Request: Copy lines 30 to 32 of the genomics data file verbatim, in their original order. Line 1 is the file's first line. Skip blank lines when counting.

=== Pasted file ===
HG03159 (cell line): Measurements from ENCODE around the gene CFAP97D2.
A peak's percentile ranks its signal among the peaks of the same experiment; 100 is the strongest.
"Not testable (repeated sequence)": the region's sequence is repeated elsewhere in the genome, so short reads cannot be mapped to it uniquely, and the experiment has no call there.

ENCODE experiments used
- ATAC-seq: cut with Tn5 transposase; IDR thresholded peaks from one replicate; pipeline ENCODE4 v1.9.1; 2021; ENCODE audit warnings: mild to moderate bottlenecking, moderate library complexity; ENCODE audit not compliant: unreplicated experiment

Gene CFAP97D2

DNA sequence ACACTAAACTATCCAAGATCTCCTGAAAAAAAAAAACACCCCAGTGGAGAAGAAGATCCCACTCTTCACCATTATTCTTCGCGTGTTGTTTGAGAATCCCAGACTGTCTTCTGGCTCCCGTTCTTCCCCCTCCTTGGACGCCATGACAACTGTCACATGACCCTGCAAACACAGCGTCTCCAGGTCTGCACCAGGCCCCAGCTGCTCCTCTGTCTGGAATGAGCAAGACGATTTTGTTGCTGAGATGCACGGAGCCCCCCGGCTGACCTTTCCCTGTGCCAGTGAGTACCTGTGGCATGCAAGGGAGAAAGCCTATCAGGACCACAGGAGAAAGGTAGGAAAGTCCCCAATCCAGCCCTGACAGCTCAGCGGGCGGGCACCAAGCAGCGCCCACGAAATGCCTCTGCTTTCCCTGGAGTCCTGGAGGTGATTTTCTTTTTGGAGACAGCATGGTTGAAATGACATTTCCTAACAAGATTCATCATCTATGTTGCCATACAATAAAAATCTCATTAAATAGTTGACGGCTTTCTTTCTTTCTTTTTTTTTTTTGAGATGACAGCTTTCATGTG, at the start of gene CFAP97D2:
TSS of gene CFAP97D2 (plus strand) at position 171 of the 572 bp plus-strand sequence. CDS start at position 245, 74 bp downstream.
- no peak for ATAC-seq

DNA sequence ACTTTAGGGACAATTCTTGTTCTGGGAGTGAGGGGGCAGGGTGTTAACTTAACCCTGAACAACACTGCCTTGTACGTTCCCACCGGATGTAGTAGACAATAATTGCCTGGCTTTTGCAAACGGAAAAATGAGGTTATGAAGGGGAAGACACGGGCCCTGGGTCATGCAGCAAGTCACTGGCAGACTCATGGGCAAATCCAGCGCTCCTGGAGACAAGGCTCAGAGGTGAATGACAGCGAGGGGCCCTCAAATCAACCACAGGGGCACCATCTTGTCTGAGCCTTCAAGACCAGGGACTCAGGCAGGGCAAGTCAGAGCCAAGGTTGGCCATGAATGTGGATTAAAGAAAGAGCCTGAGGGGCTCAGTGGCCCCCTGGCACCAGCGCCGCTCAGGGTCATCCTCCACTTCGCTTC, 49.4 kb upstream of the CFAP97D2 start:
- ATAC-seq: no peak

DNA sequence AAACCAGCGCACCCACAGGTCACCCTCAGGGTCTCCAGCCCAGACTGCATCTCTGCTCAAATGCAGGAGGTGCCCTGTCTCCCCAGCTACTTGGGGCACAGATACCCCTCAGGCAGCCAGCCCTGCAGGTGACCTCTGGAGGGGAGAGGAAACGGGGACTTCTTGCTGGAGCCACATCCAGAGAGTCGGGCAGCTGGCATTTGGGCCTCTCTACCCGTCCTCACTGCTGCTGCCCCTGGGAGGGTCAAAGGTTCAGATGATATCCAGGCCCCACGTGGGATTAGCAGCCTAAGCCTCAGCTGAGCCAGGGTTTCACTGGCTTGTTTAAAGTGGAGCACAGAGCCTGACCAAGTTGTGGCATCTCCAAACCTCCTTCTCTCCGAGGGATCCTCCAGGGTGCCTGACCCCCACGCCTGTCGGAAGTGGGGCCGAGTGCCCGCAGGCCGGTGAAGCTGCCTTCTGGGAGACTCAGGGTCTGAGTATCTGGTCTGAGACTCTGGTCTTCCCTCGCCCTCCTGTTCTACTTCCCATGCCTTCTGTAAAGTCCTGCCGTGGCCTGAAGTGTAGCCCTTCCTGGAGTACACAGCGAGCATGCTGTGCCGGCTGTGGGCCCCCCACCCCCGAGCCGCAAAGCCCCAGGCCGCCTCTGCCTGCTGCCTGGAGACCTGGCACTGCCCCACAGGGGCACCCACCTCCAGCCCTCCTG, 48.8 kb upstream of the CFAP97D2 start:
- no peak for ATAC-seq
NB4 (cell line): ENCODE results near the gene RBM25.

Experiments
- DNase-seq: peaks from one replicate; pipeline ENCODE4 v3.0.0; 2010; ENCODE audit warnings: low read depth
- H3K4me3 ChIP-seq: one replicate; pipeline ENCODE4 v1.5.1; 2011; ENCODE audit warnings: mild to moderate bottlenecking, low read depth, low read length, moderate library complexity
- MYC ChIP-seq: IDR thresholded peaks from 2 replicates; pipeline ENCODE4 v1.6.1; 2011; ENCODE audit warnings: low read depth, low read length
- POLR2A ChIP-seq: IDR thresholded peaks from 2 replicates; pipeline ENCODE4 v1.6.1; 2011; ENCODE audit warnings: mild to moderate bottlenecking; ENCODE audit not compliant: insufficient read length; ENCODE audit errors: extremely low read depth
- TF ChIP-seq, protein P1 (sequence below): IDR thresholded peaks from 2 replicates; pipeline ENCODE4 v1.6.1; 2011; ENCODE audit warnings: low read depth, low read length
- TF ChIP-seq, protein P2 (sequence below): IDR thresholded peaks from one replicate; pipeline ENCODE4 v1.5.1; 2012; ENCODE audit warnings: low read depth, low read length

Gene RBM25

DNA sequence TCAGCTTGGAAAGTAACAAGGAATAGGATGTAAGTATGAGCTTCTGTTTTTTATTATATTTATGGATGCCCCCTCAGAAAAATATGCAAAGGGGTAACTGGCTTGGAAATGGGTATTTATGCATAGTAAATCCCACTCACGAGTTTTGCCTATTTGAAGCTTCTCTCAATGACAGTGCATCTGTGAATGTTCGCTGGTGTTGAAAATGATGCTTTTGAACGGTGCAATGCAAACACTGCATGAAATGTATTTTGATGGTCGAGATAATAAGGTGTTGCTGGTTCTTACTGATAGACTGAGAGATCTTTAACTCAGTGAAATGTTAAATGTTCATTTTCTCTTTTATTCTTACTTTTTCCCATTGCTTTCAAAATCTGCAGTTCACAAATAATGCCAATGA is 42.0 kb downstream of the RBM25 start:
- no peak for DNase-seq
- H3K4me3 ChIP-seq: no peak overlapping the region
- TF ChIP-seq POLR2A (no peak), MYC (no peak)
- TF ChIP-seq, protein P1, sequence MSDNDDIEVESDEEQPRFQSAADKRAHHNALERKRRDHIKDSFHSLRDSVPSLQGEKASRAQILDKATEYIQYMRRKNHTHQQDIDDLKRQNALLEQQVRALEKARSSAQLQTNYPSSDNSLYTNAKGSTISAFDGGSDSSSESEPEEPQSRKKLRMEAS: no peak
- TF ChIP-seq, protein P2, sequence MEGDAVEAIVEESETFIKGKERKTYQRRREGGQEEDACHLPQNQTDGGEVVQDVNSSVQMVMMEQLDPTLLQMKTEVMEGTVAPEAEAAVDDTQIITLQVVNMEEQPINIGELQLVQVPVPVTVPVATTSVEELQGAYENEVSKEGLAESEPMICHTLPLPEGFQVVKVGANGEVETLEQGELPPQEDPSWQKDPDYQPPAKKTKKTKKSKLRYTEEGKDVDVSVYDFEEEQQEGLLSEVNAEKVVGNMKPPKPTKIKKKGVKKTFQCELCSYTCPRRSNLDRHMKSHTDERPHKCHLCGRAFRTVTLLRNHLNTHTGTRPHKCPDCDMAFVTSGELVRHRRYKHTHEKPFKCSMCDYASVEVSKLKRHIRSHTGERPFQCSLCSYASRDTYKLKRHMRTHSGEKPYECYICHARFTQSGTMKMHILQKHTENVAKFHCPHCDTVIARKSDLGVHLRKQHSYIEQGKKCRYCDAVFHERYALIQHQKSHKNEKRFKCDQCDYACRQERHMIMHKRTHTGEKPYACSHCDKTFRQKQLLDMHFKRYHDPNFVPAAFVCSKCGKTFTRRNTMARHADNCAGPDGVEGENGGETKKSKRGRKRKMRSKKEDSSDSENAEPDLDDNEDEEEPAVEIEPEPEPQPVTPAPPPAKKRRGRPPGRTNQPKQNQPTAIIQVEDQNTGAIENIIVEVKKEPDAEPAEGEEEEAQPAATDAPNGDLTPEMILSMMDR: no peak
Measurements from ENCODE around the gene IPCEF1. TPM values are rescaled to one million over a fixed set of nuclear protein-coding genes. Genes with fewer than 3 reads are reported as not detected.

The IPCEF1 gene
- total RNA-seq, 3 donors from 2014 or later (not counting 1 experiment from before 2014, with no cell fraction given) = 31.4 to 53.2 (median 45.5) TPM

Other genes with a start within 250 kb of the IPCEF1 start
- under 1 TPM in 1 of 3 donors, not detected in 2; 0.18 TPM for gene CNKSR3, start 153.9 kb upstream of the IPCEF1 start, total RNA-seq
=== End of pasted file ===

The IPCEF1 gene
- total RNA-seq, 3 donors from 2014 or later (not counting 1 experiment from before 2014, with no cell fraction given) = 31.4 to 53.2 (median 45.5) TPM

Other genes with a start within 250 kb of the IPCEF1 start